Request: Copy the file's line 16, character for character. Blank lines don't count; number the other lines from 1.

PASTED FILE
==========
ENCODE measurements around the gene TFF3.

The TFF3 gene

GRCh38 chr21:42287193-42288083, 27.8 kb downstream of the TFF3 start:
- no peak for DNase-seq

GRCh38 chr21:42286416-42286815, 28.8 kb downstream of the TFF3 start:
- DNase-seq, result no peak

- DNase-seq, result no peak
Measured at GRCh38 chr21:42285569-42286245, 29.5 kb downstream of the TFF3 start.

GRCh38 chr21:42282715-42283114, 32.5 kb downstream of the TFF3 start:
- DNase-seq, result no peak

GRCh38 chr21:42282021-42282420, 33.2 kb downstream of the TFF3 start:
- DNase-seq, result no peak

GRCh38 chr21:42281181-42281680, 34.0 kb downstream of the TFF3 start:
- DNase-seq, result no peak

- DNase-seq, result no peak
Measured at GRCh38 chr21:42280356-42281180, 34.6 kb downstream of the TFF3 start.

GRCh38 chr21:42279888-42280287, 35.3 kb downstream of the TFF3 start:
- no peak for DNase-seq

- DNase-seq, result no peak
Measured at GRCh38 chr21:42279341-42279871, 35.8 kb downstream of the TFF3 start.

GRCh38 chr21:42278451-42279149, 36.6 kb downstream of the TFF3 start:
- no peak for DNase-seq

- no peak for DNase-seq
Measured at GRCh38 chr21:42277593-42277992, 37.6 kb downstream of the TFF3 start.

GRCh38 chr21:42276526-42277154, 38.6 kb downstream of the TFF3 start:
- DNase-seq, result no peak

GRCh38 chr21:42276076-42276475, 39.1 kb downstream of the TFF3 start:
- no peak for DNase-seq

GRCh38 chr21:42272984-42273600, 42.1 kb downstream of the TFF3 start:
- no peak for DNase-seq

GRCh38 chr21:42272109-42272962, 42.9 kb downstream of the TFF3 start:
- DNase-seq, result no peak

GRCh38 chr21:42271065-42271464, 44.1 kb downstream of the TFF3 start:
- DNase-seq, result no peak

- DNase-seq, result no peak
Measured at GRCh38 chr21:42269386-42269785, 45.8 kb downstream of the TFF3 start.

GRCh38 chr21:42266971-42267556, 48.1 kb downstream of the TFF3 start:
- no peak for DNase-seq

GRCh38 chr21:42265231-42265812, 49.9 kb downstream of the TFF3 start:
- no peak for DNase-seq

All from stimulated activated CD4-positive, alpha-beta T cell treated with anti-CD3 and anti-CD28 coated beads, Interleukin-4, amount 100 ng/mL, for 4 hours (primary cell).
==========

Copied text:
Measured at GRCh38 chr21:42280356-42281180, 34.6 kb downstream of the TFF3 start.